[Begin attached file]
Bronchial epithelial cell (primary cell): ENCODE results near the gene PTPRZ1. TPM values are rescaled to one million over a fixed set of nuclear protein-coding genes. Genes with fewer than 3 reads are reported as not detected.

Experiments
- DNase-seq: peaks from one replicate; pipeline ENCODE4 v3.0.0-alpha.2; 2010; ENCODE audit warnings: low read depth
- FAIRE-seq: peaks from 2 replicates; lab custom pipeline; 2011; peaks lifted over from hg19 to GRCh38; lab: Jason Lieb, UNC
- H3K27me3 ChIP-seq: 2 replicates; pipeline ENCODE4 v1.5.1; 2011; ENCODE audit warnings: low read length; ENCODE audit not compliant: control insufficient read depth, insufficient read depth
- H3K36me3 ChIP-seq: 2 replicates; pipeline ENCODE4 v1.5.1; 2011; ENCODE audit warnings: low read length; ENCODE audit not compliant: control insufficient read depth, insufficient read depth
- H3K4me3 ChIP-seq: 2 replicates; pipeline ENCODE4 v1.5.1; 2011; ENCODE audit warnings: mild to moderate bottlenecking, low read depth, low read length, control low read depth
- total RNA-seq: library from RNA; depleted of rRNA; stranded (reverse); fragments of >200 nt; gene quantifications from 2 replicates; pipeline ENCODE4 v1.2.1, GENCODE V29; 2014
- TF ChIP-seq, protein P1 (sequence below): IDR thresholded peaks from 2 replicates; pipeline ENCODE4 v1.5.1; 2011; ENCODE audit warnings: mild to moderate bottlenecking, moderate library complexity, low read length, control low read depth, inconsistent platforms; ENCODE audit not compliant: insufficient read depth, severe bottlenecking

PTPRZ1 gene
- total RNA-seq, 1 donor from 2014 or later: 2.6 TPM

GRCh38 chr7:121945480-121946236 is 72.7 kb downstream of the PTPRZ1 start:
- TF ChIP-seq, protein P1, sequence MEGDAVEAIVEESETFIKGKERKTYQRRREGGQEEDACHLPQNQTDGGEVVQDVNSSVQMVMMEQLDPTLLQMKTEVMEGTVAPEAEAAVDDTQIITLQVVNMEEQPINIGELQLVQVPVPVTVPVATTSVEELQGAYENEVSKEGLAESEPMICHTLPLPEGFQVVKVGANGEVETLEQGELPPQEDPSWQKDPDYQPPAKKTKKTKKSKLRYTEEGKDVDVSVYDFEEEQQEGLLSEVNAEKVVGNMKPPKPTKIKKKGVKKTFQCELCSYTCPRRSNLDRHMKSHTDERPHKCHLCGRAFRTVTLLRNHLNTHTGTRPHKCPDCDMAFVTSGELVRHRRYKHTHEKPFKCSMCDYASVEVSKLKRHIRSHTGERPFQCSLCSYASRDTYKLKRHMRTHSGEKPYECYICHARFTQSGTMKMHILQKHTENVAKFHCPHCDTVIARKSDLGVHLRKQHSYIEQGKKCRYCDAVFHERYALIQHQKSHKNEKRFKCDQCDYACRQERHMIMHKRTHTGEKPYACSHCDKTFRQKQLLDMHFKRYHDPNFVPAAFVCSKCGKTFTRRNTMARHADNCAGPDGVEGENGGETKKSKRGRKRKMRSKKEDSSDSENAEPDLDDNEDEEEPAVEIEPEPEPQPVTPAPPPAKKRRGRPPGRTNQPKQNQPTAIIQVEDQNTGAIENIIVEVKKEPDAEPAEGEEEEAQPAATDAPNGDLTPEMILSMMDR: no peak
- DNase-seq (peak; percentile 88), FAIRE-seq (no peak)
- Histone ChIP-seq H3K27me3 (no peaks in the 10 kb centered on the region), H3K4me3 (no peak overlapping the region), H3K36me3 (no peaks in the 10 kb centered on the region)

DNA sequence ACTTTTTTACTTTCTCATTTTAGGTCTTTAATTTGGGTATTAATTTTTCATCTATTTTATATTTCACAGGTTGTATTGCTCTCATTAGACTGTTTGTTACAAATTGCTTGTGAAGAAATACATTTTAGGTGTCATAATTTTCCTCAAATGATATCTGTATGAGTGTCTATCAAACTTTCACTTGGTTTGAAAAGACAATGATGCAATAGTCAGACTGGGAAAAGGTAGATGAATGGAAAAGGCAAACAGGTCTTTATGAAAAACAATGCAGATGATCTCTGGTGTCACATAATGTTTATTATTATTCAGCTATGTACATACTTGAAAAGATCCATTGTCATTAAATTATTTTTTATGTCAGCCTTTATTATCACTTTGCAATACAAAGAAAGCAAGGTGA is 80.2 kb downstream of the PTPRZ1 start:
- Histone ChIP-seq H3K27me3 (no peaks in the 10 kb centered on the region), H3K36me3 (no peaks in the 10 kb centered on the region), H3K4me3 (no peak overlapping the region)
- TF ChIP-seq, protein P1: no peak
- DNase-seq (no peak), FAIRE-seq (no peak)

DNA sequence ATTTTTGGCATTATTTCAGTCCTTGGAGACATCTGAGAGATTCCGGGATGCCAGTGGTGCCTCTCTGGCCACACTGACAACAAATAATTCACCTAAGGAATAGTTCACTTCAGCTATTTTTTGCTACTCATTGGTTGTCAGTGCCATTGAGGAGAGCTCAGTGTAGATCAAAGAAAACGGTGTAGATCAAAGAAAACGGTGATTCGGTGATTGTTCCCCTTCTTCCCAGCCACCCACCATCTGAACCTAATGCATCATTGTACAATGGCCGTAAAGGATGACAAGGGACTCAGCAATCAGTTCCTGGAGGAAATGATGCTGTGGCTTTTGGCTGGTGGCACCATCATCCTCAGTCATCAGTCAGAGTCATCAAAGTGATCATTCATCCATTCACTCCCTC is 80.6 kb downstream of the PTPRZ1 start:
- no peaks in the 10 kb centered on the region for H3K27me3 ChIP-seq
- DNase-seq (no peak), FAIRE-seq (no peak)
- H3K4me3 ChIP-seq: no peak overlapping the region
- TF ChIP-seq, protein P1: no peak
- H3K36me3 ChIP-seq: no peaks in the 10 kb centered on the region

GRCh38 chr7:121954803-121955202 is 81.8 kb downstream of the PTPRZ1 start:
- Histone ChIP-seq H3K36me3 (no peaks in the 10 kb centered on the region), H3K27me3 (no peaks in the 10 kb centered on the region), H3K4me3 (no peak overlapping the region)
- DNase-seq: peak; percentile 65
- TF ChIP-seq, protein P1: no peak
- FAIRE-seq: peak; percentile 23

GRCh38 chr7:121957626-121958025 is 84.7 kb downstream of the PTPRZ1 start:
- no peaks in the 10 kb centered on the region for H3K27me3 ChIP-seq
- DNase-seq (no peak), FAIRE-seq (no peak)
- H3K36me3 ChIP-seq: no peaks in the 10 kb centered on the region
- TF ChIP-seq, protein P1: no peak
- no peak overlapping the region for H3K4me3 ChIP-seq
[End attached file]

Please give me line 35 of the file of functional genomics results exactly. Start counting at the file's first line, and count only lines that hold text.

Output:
- TF ChIP-seq, protein P1: no peak